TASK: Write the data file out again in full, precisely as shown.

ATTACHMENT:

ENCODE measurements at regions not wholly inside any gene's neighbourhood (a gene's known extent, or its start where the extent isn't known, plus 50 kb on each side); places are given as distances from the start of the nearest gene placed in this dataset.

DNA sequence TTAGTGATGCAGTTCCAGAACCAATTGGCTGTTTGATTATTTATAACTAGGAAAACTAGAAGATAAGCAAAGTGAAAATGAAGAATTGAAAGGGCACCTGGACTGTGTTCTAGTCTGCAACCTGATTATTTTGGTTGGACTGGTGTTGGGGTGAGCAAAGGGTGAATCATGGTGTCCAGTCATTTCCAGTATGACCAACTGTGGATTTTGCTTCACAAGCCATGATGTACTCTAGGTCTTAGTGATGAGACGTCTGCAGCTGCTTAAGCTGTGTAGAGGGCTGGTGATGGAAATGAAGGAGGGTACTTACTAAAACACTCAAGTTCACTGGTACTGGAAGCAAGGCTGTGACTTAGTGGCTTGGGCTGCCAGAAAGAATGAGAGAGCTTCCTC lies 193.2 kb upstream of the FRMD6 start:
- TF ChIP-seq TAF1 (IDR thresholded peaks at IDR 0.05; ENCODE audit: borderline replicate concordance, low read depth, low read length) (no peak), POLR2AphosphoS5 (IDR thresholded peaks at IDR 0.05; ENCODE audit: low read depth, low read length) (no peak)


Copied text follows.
ENCODE measurements at regions not wholly inside any gene's neighbourhood (a gene's known extent, or its start where the extent isn't known, plus 50 kb on each side); places are given as distances from the start of the nearest gene placed in this dataset.

DNA sequence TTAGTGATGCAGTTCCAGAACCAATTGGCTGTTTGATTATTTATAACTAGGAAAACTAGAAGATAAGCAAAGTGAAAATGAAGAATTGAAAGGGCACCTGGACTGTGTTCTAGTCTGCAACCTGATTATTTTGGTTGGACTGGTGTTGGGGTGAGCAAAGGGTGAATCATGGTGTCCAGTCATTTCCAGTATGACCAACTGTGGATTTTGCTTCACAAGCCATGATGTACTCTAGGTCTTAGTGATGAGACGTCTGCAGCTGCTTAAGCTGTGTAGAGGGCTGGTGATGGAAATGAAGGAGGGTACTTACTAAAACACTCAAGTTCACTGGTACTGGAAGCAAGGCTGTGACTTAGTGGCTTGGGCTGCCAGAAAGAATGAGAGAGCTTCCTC lies 193.2 kb upstream of the FRMD6 start:
- TF ChIP-seq TAF1 (IDR thresholded peaks at IDR 0.05; ENCODE audit: borderline replicate concordance, low read depth, low read length) (no peak), POLR2AphosphoS5 (IDR thresholded peaks at IDR 0.05; ENCODE audit: low read depth, low read length) (no peak)